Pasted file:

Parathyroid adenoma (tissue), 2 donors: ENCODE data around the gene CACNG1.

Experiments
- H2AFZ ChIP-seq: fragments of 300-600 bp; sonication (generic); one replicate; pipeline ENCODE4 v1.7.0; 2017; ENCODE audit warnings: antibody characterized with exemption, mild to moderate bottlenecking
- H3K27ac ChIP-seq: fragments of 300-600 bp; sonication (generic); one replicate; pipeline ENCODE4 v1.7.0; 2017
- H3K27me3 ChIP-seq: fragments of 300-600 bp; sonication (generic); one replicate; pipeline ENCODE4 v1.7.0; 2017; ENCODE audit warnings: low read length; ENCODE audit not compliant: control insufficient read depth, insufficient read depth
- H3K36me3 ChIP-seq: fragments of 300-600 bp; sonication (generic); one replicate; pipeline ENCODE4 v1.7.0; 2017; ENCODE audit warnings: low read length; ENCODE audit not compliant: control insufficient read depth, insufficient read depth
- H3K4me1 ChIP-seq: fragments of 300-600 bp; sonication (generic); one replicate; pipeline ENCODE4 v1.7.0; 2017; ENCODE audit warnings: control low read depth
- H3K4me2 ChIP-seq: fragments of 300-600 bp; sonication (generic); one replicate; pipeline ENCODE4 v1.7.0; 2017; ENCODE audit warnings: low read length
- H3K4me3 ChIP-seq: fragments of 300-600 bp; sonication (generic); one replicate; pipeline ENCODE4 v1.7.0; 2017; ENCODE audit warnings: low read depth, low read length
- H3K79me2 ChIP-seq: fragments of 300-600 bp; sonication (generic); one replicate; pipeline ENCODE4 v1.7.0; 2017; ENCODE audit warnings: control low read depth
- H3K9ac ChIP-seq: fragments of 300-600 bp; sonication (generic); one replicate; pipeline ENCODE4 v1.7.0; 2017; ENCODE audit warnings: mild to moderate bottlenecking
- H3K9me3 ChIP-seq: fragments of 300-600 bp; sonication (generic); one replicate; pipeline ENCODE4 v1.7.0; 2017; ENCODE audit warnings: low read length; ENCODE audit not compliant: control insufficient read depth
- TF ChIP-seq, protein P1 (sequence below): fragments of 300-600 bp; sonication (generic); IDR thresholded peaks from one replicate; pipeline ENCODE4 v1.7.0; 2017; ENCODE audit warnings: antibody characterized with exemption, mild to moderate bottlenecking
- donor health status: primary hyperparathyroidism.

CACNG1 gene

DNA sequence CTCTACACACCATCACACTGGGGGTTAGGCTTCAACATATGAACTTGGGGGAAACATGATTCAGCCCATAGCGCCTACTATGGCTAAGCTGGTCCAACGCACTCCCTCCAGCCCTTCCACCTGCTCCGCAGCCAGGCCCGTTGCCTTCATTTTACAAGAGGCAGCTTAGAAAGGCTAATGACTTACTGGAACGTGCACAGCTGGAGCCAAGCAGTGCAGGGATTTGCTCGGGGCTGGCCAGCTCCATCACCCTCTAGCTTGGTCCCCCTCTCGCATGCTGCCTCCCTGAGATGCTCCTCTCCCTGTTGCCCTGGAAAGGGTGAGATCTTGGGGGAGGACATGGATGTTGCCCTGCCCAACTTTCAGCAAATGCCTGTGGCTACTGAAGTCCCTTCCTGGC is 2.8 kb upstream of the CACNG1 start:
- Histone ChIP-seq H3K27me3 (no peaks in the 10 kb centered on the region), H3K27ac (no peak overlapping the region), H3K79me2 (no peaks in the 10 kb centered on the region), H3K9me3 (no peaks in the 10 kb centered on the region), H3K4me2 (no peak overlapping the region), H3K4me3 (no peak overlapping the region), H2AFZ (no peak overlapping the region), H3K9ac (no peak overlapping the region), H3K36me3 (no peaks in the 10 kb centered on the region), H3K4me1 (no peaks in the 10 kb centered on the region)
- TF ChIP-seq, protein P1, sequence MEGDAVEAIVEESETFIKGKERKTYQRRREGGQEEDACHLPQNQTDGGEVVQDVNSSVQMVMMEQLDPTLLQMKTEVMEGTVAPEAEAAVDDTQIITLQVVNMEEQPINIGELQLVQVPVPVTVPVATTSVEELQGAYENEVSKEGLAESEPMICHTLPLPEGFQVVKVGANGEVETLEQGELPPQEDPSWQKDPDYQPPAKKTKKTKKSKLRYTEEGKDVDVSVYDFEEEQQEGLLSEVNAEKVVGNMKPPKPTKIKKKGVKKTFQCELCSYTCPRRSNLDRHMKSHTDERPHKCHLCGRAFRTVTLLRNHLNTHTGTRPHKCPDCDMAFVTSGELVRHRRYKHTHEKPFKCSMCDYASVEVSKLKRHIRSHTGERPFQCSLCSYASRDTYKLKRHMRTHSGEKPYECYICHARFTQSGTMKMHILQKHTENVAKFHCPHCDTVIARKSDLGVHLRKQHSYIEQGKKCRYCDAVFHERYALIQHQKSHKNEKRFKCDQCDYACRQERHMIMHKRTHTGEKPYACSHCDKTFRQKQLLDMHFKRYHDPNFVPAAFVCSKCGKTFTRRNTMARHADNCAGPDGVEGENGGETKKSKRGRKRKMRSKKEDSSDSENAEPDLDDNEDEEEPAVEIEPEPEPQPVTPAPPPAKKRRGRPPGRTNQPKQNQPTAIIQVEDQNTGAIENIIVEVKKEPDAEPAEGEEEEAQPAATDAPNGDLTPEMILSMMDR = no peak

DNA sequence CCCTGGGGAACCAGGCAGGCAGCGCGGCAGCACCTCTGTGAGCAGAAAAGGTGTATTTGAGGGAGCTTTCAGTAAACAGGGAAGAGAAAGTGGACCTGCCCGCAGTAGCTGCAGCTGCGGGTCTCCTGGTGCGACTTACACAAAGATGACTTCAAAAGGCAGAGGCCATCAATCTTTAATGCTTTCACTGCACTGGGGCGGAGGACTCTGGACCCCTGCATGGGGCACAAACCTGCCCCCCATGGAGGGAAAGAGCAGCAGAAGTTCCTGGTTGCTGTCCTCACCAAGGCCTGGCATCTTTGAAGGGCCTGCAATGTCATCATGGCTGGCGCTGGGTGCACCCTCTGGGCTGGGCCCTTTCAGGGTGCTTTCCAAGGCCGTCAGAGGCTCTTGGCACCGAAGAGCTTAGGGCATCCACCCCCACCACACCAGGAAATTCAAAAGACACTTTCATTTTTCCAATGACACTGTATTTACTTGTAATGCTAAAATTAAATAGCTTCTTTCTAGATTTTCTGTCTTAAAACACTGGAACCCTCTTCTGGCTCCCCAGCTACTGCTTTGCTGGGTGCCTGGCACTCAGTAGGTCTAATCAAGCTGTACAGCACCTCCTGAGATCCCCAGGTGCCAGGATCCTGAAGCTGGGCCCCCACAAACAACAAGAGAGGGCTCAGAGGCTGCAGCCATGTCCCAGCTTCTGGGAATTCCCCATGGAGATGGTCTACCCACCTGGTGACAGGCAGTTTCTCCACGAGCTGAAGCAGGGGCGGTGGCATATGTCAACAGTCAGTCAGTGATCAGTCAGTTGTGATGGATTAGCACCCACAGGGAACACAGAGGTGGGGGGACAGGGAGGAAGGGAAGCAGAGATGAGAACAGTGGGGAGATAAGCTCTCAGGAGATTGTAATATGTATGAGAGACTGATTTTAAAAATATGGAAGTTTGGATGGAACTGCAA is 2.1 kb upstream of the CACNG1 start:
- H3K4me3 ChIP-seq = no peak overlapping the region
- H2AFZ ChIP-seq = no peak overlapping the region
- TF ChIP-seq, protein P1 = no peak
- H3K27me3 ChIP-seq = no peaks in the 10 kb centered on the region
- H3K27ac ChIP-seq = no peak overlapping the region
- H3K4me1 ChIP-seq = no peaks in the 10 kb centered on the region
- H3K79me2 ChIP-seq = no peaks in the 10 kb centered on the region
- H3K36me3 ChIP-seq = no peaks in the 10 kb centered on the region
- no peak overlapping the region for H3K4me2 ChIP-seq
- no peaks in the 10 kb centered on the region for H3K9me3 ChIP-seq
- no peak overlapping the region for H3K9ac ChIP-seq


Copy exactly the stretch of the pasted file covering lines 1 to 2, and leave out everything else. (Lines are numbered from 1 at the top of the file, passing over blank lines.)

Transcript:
Parathyroid adenoma (tissue), 2 donors: ENCODE data around the gene CACNG1.

Experiments